Taking your dog to the vet

Published by
min read

Find food that fits your pet’s needs

Find a dog food that fits your pet’s needs

Find a cat food that fits your pet’s needs

It may just be for a regular check-up, a vaccination or because your dog is ill or hurt, but eventually you are going to have to take your dog to the vet.

A trip to the vet can be a stressful experience for your dog. There will be lots of strange sights, smells, sounds, people and animals. There are however a number of things you can do to make sure both you and your dog have a comfortable and stress-free visit to the vet clinic.

Make sure to take your dog out for a good walk before leaving for the vet. This will give your dog an opportunity to urinate; which makes an accident at the vet's less likely. If your dog has already had a period of exercise they'll also be calmer and more docile.

Use a carrier

If your dog is small enough, consider taking them to the vet in a carrier, even if they are usually very good on a lead. A carrier makes sure they can't bite, scratch or try to run away if they become frightened. It will also protect your dog from other fractious pets at the veterinary clinic. Finally, if your dog is feeling ill or limping, the crate will be easier on them.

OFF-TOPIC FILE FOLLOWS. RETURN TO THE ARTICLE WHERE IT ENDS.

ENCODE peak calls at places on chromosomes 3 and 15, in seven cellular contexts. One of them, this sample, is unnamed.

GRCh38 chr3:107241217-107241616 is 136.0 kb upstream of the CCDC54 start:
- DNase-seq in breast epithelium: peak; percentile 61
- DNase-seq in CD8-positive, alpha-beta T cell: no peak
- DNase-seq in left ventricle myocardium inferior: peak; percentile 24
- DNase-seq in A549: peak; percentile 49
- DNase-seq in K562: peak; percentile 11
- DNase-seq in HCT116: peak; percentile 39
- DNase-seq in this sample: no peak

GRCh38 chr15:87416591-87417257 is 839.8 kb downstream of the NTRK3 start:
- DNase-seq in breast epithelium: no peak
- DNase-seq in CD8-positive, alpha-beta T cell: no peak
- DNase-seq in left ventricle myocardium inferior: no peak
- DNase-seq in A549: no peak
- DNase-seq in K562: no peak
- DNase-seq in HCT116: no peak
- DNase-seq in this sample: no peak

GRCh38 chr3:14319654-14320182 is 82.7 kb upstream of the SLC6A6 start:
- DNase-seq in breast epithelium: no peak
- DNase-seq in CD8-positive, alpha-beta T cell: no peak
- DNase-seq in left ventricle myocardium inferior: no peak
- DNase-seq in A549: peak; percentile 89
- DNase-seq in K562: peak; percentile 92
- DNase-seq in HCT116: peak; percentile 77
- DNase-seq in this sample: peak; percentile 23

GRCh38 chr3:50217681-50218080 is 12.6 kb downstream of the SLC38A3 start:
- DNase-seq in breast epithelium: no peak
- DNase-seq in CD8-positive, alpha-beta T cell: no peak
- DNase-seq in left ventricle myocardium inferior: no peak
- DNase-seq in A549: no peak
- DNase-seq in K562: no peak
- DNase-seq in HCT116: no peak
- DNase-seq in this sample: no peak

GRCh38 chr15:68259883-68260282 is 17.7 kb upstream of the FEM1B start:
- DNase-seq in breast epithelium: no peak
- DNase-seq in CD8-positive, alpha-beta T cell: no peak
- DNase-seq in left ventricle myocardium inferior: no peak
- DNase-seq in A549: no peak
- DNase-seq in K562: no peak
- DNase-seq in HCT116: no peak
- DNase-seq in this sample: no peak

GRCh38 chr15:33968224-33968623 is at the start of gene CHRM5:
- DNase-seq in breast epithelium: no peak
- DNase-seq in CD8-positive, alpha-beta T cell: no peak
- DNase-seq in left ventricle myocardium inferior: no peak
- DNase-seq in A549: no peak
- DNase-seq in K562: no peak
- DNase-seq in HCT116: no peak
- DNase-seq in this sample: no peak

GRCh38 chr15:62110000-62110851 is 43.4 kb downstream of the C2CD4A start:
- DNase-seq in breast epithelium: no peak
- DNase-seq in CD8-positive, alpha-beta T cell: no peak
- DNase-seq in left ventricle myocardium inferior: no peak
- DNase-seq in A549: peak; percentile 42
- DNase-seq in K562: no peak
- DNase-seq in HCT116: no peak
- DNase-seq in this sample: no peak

If you're going to use a carrier make sure to put some bedding in it. Some old clothing with your scent on it would be a good choice. Your dog associates you with safety and comfort so smelling you close by will make them feel better.

While in the waiting room, keep your dog calm and under control. Though your dog may be excited to meet the other animals, it's best to keep them by your side or on your lap. Be sure to give your dog lots of attention and talk softly, this will help to keep them relaxed.

Ask if you can help

When it's time for your dog to be examined, ask your vet if you can help in holding your dog. Vets and vet nurses are very experienced at holding nervous and frightened animals and know how to avoid getting hurt or hurting your dog. So don't worry; your dog will be in good hands.

Veterinary clinics and hospitals can be very busy places. If you want extra time to talk to your vet about your dog plan ahead. Book a longer appointment if you can, or don't come during peak hours. Veterinary clinics are usually at their busiest in the early morning or early evening when people aren't at work.

Take your dog to the vet regularly for check ups and to be weighed. This won't just allow your dog to become accustomed to the experience, but will also get the vet used to your dog. The more a vet sees of your dog the better they will be able to address their needs.